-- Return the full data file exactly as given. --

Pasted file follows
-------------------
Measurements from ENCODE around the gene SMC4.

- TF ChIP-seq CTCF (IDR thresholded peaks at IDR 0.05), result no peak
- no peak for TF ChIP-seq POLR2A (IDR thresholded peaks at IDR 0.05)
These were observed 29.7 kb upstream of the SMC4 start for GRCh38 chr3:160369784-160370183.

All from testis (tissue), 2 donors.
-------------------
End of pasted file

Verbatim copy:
Measurements from ENCODE around the gene SMC4.

- TF ChIP-seq CTCF (IDR thresholded peaks at IDR 0.05), result no peak
- no peak for TF ChIP-seq POLR2A (IDR thresholded peaks at IDR 0.05)
These were observed 29.7 kb upstream of the SMC4 start for GRCh38 chr3:160369784-160370183.

All from testis (tissue), 2 donors.